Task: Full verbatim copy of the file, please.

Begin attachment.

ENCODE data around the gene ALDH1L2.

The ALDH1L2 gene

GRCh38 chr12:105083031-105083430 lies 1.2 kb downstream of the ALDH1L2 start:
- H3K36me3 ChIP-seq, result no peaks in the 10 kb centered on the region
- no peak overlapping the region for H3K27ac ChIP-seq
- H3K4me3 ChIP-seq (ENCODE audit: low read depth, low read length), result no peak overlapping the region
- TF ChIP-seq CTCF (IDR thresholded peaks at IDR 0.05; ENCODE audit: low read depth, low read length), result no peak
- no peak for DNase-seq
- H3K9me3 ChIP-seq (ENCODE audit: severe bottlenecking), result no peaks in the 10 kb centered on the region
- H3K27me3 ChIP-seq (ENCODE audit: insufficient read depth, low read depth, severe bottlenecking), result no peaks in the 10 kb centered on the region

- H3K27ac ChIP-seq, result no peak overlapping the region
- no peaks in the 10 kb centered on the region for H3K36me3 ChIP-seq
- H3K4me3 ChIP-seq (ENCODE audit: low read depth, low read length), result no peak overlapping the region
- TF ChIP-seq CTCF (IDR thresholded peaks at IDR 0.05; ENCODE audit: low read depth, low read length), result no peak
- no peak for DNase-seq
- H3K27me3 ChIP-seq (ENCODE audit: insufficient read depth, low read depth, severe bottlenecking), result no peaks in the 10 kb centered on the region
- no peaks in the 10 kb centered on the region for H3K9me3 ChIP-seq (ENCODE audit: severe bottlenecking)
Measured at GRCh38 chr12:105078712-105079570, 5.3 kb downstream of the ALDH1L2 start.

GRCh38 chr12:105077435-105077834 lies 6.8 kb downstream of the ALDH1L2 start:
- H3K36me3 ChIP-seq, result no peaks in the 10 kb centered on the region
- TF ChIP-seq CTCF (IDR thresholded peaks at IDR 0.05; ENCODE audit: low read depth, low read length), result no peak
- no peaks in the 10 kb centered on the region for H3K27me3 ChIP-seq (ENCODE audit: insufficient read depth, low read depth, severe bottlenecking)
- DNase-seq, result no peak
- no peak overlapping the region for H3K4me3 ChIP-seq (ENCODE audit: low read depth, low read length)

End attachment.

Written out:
ENCODE data around the gene ALDH1L2.

The ALDH1L2 gene

GRCh38 chr12:105083031-105083430 lies 1.2 kb downstream of the ALDH1L2 start:
- H3K36me3 ChIP-seq, result no peaks in the 10 kb centered on the region
- no peak overlapping the region for H3K27ac ChIP-seq
- H3K4me3 ChIP-seq (ENCODE audit: low read depth, low read length), result no peak overlapping the region
- TF ChIP-seq CTCF (IDR thresholded peaks at IDR 0.05; ENCODE audit: low read depth, low read length), result no peak
- no peak for DNase-seq
- H3K9me3 ChIP-seq (ENCODE audit: severe bottlenecking), result no peaks in the 10 kb centered on the region
- H3K27me3 ChIP-seq (ENCODE audit: insufficient read depth, low read depth, severe bottlenecking), result no peaks in the 10 kb centered on the region

- H3K27ac ChIP-seq, result no peak overlapping the region
- no peaks in the 10 kb centered on the region for H3K36me3 ChIP-seq
- H3K4me3 ChIP-seq (ENCODE audit: low read depth, low read length), result no peak overlapping the region
- TF ChIP-seq CTCF (IDR thresholded peaks at IDR 0.05; ENCODE audit: low read depth, low read length), result no peak
- no peak for DNase-seq
- H3K27me3 ChIP-seq (ENCODE audit: insufficient read depth, low read depth, severe bottlenecking), result no peaks in the 10 kb centered on the region
- no peaks in the 10 kb centered on the region for H3K9me3 ChIP-seq (ENCODE audit: severe bottlenecking)
Measured at GRCh38 chr12:105078712-105079570, 5.3 kb downstream of the ALDH1L2 start.

GRCh38 chr12:105077435-105077834 lies 6.8 kb downstream of the ALDH1L2 start:
- H3K36me3 ChIP-seq, result no peaks in the 10 kb centered on the region
- TF ChIP-seq CTCF (IDR thresholded peaks at IDR 0.05; ENCODE audit: low read depth, low read length), result no peak
- no peaks in the 10 kb centered on the region for H3K27me3 ChIP-seq (ENCODE audit: insufficient read depth, low read depth, severe bottlenecking)
- DNase-seq, result no peak
- no peak overlapping the region for H3K4me3 ChIP-seq (ENCODE audit: low read depth, low read length)